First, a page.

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Since I wrote that blog post last year about this time, I've made a point of having a Manhattan whenever possible before dinner. Just this year, I've had lots of variations on the basic theme of bourbon-vermouth-bitters.
- At Tortoise Club, a cozy men's-club-type restaurant (350 N. Street) that opened a few months ago, I recently had an outstanding Manhattan of Carpano, a fancy-ish vermouth that's currently showing up everywhere, and Templeton rye, a local spirit from Iowa, just excellent. Rye is the original spirit in Manhattans, though Bourbon is now the default choice at most bars.
- At Mercat la Planxa (638 S. Michigan) I had a Catalonian interpretation of the Manhattan called La Mora, with Bullit Bourbon. In this preparation, agave nectar stood in for vermouth with mint pepper functioning as a bittering agent. It was really good, and I liked that it pushed the boundaries of what can be done with the basic trinity of bourbon + sweet herbaciousness.
- At Old Town Social (455 W. North) the Manhattan uses Woodford Reserve (an excellent bourbon…usually too excellent for me), Averna (a Sicilian digestif) and black walnut bitters. There are so many different bitters abounding at bars in 2013 that the subtle changes one can exact on a Manhattan are, indeed, infinite.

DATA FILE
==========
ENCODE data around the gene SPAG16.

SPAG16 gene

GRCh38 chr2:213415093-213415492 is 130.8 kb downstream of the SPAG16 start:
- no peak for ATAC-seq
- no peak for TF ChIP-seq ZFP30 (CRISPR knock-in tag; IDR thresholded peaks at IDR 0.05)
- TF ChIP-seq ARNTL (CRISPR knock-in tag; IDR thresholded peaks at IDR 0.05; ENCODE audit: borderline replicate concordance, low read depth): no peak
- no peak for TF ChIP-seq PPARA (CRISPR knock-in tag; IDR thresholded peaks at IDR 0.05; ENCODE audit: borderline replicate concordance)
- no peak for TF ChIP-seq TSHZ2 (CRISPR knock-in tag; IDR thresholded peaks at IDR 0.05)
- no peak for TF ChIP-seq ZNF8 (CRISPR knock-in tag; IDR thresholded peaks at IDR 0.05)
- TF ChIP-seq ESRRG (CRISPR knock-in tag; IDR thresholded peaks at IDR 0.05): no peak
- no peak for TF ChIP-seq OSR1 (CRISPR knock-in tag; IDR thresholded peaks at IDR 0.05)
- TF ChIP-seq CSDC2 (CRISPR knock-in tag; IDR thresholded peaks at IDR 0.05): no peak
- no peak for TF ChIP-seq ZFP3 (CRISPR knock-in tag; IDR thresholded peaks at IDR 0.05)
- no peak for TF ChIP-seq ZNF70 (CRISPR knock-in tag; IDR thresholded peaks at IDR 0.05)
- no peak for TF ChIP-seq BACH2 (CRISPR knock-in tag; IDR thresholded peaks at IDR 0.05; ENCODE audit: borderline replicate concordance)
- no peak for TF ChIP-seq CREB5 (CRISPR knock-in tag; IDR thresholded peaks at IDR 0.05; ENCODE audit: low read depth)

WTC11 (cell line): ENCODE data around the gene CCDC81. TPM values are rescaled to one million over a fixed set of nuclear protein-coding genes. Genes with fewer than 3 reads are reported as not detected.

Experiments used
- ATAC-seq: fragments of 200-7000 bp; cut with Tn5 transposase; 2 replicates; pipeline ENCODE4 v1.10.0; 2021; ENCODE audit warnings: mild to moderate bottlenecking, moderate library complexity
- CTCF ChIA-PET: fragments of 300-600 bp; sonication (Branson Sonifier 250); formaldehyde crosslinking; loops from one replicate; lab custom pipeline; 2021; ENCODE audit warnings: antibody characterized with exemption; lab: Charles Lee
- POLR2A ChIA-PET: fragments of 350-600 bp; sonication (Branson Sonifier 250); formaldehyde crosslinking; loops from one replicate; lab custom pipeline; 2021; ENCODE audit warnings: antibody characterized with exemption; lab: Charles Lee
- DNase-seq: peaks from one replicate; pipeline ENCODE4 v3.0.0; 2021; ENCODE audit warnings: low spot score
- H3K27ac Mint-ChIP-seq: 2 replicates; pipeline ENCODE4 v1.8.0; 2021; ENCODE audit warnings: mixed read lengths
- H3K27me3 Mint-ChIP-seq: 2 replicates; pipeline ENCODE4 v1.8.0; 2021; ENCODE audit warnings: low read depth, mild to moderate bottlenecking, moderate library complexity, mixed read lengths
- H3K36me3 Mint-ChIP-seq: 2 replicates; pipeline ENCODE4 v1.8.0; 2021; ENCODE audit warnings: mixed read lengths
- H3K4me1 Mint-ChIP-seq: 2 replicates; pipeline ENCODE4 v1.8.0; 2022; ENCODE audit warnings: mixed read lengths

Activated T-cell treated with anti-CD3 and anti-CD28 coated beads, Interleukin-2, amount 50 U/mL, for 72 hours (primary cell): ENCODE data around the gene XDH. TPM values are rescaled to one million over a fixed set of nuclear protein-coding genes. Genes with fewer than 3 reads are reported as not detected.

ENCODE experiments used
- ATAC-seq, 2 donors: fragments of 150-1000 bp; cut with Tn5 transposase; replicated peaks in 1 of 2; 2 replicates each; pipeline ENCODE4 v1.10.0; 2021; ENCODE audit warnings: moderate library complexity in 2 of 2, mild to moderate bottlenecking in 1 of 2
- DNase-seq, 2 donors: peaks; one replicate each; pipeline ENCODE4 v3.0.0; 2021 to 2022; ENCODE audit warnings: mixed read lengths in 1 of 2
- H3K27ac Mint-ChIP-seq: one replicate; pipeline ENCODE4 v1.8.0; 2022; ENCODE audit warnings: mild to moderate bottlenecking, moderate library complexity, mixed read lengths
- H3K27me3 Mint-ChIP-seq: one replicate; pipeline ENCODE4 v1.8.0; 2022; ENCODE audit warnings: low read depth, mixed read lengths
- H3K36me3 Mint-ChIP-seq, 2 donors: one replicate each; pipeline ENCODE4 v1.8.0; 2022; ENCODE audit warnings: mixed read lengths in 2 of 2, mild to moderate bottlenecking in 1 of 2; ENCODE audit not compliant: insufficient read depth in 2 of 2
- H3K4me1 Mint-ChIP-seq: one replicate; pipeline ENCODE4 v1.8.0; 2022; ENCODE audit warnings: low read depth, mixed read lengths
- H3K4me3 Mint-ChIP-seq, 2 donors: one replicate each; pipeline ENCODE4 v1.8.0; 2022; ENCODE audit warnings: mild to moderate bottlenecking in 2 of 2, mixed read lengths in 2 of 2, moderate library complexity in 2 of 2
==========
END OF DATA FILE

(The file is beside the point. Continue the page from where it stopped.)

What all this variation has taught me is that the deep structure of the Manhattan is rich enough to generate numerous variations. I've even changed my preferences: I used to prefer the perfect Manhattan (with sweet and dry vermouth) with a cherry, and that's still a fine drink, but now I'm tending to prefer just sweet vermouth and a rim and twist of lemon, as I feel this combination of sweet and sour provides more balanced beverage.
Anyway, this You Really Should Drink This video segment focuses on the Manhattan at Barclay's American Grille where Joe (could there be a more perfect bartender name?!) knows his stuff and shows it with every beautiful Manhattan he mixes up.